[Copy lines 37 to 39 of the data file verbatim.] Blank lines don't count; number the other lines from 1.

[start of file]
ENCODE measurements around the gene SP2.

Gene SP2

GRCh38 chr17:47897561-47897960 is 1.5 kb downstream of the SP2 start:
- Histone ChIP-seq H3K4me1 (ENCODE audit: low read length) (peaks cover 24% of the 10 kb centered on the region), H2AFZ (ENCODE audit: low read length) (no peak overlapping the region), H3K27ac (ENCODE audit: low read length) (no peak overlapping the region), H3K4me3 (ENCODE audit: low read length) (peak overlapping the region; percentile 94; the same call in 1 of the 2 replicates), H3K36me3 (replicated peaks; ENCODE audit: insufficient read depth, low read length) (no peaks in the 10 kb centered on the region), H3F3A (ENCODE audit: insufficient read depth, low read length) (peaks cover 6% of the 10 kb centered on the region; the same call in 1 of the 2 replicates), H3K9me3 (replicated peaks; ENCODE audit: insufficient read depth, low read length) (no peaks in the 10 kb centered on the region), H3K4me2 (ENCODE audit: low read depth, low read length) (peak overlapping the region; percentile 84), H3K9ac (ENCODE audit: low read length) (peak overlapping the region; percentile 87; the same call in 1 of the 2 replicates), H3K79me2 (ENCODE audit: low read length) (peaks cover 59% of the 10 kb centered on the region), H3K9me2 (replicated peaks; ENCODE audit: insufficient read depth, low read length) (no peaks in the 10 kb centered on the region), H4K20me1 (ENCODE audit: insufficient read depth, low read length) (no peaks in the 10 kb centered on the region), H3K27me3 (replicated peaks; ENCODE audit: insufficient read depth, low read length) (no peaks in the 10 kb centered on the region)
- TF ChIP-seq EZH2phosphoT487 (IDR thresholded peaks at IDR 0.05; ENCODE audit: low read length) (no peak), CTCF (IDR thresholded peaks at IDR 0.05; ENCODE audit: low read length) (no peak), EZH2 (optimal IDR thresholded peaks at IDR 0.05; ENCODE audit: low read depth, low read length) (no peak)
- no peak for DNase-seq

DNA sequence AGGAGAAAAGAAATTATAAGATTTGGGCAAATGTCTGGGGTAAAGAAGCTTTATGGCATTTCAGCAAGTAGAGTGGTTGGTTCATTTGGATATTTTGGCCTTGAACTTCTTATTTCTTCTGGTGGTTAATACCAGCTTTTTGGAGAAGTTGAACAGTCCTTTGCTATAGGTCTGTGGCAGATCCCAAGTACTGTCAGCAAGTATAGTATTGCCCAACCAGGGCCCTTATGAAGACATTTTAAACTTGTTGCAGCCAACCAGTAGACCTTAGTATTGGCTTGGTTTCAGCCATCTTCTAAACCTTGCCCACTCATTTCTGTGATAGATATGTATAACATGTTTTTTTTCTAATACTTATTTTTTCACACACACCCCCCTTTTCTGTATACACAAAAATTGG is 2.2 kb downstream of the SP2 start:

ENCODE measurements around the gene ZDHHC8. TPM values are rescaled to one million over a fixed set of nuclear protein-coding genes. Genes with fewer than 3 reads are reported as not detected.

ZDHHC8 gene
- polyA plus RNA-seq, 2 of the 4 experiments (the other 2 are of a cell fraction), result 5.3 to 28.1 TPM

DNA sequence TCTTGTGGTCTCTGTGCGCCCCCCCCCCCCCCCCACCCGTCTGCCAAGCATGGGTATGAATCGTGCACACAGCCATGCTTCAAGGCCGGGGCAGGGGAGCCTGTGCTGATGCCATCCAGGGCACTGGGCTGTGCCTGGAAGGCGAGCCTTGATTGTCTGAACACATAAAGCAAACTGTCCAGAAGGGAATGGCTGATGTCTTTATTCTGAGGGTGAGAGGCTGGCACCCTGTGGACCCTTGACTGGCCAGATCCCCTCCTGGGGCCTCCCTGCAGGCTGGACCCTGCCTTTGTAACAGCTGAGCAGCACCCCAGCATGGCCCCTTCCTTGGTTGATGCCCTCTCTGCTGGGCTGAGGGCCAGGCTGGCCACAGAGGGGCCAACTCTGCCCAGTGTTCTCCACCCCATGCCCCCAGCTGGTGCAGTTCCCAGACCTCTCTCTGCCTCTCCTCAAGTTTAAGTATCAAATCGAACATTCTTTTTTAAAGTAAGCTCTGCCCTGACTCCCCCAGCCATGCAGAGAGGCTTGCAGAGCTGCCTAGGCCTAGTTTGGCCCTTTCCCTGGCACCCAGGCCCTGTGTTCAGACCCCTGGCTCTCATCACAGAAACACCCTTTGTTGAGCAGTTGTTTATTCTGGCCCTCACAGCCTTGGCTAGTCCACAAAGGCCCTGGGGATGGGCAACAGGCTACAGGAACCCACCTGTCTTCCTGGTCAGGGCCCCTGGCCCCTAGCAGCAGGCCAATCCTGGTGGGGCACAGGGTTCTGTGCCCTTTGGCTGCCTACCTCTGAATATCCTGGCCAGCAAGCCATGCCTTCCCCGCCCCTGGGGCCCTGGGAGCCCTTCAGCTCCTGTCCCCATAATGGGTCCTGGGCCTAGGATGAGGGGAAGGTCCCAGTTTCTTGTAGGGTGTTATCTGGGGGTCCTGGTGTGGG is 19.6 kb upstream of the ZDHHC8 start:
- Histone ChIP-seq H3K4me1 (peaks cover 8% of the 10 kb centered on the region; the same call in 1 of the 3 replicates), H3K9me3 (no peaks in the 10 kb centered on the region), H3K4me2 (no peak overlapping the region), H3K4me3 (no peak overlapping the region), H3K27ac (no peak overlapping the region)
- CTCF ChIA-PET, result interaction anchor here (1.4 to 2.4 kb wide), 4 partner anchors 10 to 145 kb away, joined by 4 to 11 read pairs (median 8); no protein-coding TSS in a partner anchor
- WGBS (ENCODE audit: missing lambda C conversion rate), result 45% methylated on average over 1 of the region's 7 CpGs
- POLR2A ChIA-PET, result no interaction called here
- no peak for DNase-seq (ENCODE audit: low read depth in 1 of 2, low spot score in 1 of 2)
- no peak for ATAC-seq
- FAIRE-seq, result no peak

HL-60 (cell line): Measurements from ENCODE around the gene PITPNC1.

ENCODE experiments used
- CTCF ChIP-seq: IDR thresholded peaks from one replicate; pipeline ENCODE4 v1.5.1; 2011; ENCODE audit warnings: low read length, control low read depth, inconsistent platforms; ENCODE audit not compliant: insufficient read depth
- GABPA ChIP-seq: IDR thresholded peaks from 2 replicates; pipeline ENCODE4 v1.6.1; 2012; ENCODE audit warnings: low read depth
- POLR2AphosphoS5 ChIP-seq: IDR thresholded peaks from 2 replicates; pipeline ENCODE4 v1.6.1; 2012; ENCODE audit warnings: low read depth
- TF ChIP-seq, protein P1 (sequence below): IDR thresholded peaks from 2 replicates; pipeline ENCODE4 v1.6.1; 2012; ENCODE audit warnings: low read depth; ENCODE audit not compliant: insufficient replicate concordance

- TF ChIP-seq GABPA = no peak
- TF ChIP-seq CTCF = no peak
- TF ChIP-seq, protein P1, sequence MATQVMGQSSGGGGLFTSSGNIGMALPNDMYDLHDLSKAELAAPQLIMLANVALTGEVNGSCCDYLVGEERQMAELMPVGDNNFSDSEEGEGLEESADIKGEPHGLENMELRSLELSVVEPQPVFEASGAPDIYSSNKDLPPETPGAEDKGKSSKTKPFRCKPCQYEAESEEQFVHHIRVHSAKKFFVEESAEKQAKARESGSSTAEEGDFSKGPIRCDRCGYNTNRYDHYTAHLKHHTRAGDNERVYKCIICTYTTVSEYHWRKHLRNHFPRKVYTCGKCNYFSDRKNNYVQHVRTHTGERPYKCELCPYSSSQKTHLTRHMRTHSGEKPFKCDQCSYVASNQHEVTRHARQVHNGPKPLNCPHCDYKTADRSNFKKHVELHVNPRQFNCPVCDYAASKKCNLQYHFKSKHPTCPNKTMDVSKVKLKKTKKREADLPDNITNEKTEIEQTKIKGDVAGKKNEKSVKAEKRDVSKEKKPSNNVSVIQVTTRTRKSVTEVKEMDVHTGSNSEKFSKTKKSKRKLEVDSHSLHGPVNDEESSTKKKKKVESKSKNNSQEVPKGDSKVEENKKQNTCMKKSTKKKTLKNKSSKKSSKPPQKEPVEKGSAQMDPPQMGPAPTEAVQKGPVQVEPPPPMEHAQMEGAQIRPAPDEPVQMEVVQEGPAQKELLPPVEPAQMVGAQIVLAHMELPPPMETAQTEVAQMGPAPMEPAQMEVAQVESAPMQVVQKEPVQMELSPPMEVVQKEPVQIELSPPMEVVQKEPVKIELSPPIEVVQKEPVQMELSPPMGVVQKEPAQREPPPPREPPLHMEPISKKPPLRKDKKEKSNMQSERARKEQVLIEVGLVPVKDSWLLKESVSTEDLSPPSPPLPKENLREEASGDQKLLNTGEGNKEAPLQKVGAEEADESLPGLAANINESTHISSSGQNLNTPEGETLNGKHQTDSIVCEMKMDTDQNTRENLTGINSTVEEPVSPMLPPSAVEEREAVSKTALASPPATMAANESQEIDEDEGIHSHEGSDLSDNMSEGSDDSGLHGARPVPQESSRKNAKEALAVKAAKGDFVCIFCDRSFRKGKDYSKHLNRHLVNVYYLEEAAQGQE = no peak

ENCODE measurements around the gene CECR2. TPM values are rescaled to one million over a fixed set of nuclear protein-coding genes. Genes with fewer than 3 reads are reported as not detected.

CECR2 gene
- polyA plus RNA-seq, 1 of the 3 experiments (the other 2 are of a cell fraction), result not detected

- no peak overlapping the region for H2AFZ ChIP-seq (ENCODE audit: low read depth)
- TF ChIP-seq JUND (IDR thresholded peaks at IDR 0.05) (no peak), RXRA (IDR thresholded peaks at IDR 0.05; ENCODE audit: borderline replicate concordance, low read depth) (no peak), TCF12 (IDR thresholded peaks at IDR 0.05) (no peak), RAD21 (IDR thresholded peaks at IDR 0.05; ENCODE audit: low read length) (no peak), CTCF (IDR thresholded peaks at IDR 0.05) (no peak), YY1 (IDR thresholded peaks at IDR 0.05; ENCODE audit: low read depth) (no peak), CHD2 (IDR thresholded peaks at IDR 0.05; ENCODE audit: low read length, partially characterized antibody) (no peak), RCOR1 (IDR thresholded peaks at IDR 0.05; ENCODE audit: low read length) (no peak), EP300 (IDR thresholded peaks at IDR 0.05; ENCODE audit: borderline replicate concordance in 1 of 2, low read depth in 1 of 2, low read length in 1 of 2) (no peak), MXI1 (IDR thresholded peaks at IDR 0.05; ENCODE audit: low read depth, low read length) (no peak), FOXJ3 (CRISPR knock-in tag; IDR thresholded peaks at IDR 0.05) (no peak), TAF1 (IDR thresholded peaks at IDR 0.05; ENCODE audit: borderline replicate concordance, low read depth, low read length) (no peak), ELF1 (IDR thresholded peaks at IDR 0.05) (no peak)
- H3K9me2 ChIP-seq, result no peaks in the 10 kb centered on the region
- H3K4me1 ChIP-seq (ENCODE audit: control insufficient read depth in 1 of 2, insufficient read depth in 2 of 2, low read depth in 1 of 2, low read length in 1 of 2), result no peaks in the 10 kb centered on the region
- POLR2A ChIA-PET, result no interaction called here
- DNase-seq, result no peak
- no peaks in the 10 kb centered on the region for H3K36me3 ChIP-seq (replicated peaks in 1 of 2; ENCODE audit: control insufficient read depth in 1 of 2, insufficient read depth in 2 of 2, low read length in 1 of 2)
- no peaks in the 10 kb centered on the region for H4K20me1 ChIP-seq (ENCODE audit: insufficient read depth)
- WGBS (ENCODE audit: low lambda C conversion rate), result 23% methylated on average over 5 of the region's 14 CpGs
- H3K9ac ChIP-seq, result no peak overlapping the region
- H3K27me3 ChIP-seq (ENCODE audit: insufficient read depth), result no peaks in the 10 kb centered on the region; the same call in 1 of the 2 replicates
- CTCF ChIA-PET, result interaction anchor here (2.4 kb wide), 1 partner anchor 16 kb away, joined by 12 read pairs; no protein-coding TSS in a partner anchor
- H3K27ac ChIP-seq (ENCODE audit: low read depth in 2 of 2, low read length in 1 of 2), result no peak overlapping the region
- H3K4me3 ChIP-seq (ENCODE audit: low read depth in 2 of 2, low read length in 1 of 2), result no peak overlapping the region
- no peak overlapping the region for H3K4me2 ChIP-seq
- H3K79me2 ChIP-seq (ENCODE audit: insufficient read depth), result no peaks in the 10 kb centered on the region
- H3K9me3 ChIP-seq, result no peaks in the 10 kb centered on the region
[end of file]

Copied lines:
- no peaks in the 10 kb centered on the region for H3K36me3 ChIP-seq (replicated peaks in 1 of 2; ENCODE audit: control insufficient read depth in 1 of 2, insufficient read depth in 2 of 2, low read length in 1 of 2)
- no peaks in the 10 kb centered on the region for H4K20me1 ChIP-seq (ENCODE audit: insufficient read depth)
- WGBS (ENCODE audit: low lambda C conversion rate), result 23% methylated on average over 5 of the region's 14 CpGs